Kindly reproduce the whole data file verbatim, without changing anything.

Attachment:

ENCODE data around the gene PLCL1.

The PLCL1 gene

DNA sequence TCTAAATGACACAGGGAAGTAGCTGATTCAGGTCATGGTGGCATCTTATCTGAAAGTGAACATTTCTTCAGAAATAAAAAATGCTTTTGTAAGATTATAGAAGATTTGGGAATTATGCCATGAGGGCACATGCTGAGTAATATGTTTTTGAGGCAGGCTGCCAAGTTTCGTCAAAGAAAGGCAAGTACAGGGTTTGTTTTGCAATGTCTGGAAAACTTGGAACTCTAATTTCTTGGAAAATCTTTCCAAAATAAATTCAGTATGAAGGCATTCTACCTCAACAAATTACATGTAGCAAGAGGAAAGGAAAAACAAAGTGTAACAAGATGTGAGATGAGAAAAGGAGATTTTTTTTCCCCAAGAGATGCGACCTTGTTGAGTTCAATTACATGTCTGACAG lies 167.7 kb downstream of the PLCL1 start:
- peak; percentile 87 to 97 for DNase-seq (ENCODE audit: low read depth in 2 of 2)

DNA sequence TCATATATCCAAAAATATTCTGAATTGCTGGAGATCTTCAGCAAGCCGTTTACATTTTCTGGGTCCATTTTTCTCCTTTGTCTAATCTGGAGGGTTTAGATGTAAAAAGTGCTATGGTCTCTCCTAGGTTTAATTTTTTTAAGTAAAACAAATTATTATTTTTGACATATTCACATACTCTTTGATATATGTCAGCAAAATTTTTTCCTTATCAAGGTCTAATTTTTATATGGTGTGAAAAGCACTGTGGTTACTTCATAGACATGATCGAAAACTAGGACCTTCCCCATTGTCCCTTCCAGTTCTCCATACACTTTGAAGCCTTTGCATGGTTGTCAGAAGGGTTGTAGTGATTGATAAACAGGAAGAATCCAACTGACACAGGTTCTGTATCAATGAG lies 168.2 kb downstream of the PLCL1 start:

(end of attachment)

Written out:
ENCODE data around the gene PLCL1.

The PLCL1 gene

DNA sequence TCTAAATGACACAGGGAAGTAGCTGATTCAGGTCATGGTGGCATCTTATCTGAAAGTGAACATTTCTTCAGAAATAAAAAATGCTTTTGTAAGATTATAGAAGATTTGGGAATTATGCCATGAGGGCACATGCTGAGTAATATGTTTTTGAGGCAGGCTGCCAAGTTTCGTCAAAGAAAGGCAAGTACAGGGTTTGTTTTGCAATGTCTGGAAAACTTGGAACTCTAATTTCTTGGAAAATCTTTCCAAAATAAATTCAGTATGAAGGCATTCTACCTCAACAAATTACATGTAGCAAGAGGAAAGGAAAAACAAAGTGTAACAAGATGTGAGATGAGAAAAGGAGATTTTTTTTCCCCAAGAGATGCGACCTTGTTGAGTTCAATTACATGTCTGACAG lies 167.7 kb downstream of the PLCL1 start:
- peak; percentile 87 to 97 for DNase-seq (ENCODE audit: low read depth in 2 of 2)

DNA sequence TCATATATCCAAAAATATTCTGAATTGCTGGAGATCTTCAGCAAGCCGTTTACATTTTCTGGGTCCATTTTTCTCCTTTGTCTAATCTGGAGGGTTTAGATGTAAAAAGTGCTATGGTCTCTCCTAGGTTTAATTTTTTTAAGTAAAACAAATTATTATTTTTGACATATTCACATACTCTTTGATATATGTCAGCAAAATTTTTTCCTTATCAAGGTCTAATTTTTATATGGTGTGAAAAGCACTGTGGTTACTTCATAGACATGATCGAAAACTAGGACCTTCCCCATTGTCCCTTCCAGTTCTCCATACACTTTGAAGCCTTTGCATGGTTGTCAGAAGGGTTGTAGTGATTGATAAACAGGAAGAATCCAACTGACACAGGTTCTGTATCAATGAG lies 168.2 kb downstream of the PLCL1 start: